Consumer Behavior Consumer behavior refers to the buying behavior of final consumers -- individuals and households who buy goods and services for personal consumption. Model of Consumer Behavior Marketers control the stimuli or inputs consisting of the four Ps: Product, Place, Price, and Promotion. Environmental and situational influences, though perhaps beyond the control of the marketer, also influence many consumer choices. But what happens between the marketing stimuli input and the buyer’s response or output? That “black box” processing is the central question for marketers. Teaching Tip: You may wish to discuss the “buyer’s black box” in more detail at this stage. Students sometimes become involved in the controversy regarding the presence or absence of consciousness in consumers. Consider using a two-side in-class discussion: Side A: Experimental psychologists argue that what we call consciousness is merely a set of complex learned responses -- an ordinary physiological function. Side B: Sociologists and social psychologists argue that consciousness is greater than the sum of its physiological parts. For marketers, the issue is sometimes linked to free will: Do marketers create needs by conditioning consumers? Do marketers offer need-fulfillers to needs consumer’s create in their “black box?” Model of Consumer Behavior This CTR corresponds to Figure 5-1 on p. 135 and to the material on pp. 134-135.
Characteristics Affecting Consumer Behavior This CTR relates to Figure 5-2 on p.135 and previews the material on pp. 135-150. Influences on Consumers Cultural . Culture is the most basic influence on a person's values, priorities, and beliefs. Cultural shifts make marketing opportunities although most such changes are in secondary rather than core cultural values. Subcultures are important markets as these groups are often significantly different in their needs to warrant different marketing approaches. Social. Social class is determined by a combination of income, occupation, education, wealth and other variables. Social factors within one's class that affect consumer behavior include reference groups & aspirational groups. Families also exert strong social influences. Finally, each relationship a person has with his or her group carries with it certain roles and status that may carry consumptive responsibilities. Personal . Major personal factors are age and life cycle stage, occupation, economic situation, life style and personality/self-concept. Texts vary in their treatment of the PLC stages but it is clear that singles buy different products than do young marrieds with small children. Occupations differ in time constraints and social pressures to conform that affect consumption decisions. Lifestyles measured by AIO or VALS typologies can reveal different consumption patterns across otherwise dissimilar groups. The unique characteristics of each person that make up their personality also affect behavior. Psychological . Maslow's hierarchy reminds marketers that need states vary in their intensity or motivation. Perception is the process of organizing stimuli and is influenced by selective exposure, distortion, & retention. Learning occurs in response to the presentation of information linked to relevant drives, cues, responses, and reinforcement only some of which is under the control of the marketer. Beliefs and attitudes, though shaped by cultural and social forces, may vary considerably on the individual level.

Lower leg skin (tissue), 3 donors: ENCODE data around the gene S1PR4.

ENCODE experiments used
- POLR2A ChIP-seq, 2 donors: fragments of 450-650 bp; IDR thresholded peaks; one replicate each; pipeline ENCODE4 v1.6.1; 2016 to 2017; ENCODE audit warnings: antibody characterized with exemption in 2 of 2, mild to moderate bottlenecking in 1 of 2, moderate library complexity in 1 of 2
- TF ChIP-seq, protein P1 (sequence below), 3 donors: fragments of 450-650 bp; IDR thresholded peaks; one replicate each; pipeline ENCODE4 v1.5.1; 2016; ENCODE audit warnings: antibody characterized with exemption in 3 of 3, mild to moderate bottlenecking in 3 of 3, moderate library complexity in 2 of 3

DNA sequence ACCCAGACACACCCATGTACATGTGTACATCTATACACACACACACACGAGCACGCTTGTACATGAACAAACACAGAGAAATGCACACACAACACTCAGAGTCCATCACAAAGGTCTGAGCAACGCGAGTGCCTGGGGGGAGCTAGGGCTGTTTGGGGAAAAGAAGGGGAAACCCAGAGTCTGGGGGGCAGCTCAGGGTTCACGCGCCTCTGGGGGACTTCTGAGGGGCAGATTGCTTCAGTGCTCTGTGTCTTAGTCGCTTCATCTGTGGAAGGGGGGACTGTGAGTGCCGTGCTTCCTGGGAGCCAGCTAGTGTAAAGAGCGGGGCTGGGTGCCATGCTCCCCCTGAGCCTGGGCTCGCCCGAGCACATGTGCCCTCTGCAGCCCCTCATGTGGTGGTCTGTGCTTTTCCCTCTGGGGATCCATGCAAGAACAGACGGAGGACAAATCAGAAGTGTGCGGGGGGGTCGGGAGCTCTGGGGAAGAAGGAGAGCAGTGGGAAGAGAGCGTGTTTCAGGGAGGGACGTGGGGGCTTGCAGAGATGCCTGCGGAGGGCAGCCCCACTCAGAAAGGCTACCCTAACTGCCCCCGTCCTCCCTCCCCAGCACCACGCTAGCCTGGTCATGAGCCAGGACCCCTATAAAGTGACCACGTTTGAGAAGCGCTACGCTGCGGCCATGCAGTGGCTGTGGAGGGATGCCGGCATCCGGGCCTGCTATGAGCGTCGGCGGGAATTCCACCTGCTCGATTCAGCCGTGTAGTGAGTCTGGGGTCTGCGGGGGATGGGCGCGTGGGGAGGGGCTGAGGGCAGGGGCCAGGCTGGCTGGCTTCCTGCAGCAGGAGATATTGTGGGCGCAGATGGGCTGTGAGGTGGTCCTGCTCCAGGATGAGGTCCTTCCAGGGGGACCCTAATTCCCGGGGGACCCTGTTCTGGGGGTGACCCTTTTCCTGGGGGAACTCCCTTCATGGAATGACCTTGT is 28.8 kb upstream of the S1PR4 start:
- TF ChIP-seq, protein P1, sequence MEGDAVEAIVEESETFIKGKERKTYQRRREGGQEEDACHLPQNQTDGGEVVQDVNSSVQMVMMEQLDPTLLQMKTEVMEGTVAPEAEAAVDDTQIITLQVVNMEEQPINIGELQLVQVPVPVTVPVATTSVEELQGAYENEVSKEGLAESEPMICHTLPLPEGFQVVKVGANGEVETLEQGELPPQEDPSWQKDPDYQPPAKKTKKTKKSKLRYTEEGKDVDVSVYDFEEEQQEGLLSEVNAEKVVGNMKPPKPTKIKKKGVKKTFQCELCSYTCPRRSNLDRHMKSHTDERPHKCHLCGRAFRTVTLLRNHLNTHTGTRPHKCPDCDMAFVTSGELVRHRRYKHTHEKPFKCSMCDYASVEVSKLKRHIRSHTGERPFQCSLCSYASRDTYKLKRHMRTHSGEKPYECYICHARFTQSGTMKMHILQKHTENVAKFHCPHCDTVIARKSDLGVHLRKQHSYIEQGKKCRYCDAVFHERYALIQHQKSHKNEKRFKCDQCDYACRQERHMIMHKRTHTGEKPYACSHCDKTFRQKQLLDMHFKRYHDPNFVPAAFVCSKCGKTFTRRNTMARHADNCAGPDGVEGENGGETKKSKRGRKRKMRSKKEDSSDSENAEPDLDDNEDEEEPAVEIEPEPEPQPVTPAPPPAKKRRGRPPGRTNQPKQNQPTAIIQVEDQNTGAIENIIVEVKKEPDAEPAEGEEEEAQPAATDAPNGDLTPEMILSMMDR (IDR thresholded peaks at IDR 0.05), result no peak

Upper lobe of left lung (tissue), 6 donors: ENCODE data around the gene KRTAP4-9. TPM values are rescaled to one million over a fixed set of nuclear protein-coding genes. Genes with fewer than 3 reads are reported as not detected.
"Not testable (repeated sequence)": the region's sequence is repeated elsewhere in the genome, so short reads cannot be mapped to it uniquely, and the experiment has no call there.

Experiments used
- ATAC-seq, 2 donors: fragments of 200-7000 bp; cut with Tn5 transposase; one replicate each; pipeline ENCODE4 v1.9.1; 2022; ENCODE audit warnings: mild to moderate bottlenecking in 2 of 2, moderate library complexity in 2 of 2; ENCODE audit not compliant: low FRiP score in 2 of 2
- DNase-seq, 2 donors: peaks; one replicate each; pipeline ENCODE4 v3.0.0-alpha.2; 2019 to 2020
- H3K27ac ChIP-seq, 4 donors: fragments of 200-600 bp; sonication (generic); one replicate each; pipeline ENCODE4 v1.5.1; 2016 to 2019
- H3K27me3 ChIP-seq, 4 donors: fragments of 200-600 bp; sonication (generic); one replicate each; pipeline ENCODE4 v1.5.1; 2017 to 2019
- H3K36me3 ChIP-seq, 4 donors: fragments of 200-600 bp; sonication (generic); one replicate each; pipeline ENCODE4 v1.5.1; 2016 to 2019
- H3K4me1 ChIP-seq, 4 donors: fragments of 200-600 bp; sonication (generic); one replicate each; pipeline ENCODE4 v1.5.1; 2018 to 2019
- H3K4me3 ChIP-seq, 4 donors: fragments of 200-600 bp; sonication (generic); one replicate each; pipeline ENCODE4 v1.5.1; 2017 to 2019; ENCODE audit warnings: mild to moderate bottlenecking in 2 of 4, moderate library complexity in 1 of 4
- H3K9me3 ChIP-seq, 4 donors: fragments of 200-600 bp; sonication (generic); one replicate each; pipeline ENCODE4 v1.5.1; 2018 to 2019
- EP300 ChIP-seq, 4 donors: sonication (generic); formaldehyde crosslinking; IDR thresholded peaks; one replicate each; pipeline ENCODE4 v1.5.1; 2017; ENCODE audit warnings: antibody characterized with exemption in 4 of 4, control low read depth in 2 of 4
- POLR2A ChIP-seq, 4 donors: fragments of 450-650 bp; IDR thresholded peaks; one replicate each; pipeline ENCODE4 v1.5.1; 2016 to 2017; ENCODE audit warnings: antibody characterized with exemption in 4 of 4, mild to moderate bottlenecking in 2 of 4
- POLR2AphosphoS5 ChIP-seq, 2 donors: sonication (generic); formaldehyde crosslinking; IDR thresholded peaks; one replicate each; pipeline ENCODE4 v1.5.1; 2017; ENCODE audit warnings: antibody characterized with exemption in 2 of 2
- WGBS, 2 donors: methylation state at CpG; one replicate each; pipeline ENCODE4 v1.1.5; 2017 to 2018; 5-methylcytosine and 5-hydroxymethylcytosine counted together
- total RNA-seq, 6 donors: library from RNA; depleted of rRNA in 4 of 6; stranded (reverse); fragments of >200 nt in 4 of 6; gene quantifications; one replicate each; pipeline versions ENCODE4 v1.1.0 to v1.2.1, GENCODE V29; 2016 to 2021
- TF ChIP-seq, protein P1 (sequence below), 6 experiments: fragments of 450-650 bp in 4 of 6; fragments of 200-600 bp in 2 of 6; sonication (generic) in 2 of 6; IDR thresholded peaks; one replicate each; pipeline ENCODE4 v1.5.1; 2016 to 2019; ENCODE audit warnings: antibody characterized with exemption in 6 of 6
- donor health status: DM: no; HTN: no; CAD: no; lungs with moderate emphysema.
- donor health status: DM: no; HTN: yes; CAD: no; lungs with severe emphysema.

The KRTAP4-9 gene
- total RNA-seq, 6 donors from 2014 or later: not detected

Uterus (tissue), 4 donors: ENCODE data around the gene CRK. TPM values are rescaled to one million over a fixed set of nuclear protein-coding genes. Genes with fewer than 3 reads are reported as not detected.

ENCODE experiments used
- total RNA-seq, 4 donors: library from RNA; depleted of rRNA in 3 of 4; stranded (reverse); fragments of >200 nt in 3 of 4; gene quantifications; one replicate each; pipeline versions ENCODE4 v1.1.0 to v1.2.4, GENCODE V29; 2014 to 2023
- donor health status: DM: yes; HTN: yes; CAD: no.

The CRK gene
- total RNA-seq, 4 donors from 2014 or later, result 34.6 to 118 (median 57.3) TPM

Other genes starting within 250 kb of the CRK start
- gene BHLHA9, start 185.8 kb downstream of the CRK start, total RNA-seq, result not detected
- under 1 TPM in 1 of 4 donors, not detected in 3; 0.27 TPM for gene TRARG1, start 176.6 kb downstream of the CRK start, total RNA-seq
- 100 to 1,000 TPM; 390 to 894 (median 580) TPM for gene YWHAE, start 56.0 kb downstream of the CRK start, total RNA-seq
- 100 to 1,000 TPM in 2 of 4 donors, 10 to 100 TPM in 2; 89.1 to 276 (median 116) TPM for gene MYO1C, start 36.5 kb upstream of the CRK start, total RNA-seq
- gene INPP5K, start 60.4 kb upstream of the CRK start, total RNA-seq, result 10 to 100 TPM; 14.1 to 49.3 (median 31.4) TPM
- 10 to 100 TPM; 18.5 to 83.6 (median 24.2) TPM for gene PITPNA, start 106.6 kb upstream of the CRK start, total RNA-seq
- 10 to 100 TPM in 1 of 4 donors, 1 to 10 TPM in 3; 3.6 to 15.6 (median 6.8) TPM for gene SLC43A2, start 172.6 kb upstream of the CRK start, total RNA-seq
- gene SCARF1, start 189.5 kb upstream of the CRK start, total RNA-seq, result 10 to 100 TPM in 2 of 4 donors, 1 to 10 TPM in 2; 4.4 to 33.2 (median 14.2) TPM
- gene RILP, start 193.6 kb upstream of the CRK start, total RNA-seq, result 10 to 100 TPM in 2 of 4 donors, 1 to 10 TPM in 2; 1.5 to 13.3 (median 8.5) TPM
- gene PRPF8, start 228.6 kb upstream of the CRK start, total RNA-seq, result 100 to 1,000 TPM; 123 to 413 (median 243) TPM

Social Factors This CTR relates to the material on pp. 140-142. Group Influence on Brand Choice Groups vary in their influence on product and brand purchases as illustrated on the CTR. Consumers belong to several different membership groups. Primary Groups. Primary groups are those with which we have regular but informal interaction. These include family, friends, neighbors, and co-workers. Secondary Groups. Secondary groups are those with which we have more formal and less regular interaction such as religious groups, professional associations, and trade unions. Reference Groups. These groups serve as direct (face-to-face) or indirect points of comparison and evaluation in a person’s formation of attitudes or behavior. Aspirational Groups. This type of group is one to which the individual wishes to belong and emulates in adopting behaviors appropriate to that group. Opinion Leaders. These are people within a reference group who exert influence over others due to special knowledge, skill, personality, or other characteristic.